Should the Steelers re-sign James Conner?

EAST RUTHERFORD, NEW JERSEY - DECEMBER 22: James Conner #30 of the Pittsburgh Steelers warms up prior to the game against the New York Jets at MetLife Stadium on December 22, 2019 in East Rutherford, New Jersey. (Photo by Steven Ryan/Getty Images)
EAST RUTHERFORD, NEW JERSEY - DECEMBER 22: James Conner #30 of the Pittsburgh Steelers warms up prior to the game against the New York Jets at MetLife Stadium on December 22, 2019 in East Rutherford, New Jersey. (Photo by Steven Ryan/Getty Images) /

A walking testimony, the courageous of Steelers RB James Conner is to be praised, but future with the Steelers is in doubt for situational & health reasons.

The question tugs at nearly every team, every offseason. Not purely just to re-sign this or that player, because contracts obviously expire every year. However, it’s those ending deals that carry a bag of emotions between the management/coaches & players, and the Steelers will have a tough one of its own.

In hindsight, it’s traumatizing the bonds that are broken in a vanish in these relationships. A process that starts with “bring your playbook” and may take no longer than a walk-out to the stadium, leaves a lingering feeling of distress.

An awe-inspiring recovery to a miraculous comeback on the field, Steelers RB James Connor’s future in Pittsburgh appears hazy. Although a high-level talent, the situation & physicality may have taken its toll if Steelers’ fans are wishing for his return.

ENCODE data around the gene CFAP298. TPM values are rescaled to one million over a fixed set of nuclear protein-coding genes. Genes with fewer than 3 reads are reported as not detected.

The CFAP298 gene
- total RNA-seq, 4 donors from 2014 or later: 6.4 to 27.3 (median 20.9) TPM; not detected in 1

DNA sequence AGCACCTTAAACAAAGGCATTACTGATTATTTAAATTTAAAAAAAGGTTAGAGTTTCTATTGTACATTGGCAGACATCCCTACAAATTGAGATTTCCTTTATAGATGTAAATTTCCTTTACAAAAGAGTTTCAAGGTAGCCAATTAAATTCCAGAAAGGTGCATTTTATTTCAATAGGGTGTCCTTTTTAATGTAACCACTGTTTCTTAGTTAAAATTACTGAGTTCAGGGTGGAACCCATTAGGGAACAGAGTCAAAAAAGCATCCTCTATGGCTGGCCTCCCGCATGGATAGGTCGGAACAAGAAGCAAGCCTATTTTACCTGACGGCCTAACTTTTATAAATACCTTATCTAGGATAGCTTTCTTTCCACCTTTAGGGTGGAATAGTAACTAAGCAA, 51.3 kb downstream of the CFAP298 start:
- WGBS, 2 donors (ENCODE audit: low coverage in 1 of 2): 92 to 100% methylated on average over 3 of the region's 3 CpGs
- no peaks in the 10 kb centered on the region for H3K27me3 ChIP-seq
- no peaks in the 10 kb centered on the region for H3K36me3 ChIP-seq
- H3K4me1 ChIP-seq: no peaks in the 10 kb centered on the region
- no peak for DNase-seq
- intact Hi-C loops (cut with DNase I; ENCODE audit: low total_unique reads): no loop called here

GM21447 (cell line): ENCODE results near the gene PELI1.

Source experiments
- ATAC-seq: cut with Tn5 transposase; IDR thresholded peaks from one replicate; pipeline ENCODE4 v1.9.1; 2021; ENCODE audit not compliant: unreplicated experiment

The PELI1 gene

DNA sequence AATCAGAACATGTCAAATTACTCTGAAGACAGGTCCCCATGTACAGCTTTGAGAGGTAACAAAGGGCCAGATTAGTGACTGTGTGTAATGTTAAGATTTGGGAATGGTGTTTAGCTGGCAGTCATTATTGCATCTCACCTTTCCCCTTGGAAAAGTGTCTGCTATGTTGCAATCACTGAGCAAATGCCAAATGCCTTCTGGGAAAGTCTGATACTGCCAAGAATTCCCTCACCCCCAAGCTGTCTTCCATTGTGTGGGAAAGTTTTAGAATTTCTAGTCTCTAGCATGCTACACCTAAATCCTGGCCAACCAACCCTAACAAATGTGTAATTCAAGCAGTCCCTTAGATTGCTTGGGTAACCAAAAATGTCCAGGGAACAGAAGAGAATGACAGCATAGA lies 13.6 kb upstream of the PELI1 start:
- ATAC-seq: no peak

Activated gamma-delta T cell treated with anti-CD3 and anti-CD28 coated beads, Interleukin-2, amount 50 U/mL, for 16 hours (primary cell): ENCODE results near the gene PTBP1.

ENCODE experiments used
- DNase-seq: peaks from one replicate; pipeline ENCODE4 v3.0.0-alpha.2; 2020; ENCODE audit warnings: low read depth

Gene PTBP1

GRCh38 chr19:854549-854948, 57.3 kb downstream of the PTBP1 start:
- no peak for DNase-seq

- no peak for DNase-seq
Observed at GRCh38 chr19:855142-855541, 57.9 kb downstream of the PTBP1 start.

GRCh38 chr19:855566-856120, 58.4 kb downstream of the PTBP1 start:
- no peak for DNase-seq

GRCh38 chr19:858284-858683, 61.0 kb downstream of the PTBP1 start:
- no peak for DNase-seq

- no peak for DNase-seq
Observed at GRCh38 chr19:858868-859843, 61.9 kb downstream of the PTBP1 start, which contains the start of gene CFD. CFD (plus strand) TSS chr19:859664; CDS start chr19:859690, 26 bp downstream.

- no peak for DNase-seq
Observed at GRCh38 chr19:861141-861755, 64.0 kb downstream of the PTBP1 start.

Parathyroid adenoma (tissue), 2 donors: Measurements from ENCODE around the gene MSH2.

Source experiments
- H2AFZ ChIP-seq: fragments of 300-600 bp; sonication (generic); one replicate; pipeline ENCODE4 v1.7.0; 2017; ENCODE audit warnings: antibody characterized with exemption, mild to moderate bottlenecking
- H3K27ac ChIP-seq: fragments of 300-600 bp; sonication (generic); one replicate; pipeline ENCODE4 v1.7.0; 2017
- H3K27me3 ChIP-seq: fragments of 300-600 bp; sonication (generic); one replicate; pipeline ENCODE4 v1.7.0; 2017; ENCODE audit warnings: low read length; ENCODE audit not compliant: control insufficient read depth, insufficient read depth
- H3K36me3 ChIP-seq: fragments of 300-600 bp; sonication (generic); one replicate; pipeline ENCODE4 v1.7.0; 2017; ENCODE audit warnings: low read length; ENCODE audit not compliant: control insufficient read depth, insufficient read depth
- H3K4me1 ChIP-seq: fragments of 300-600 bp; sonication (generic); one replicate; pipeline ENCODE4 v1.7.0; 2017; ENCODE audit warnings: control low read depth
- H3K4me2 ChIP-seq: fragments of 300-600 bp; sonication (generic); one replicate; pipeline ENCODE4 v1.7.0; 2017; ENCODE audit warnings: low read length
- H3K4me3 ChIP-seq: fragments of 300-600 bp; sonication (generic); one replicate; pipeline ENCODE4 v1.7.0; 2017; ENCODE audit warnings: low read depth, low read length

A Foreshadowing by the Steelers

The demands will be entirely different, but if anyone is familiar with a nerve-wracking negotiation for an RB’s 2nd contract, it’s Pittsburgh. To condense it all, New York Jets RB Le’ Veon Bell found out the tough way that the league’s prioritization for even the cream of the crop at the position is dramatically decreasing in large part to analytics.

For starters, the talent pool is too deep. It’s nothing wrong in having the bell-cow back, but the Steelers realized James Conner as a successor to Bell will suffice and were proven correct at a way cheaper price. Since Bell’s absence in 2018, Conner has rushed for 16 touchdowns in 22 starts along with 4 receiving touchdowns, while averaging 4.3 yards per carry.

In relation to Conner, his share of missing games from various injuries forced the Steelers into a running-by-committee role that has exposed the replaceability, if need be. While James led the team in 2019, in rushing yards per game, attempts per game, yards, & rushing touchdowns, other names proved themselves viable. Teammate Benny Snell wasn’t too far behind in his 108 carries to Conner’s 116, and ran for 426 yards (464), averaged 3.9 YPC (4.0), had 2 touchdowns (4), while only starting in two games as compared to Conner’s 10.

The mid-season addition of Kerrith Whyte also gave the Steelers a different gear out the backfield, leading the group with 5.1 YPC on his limited attempts, which could be improved on with better playcalling & rotation.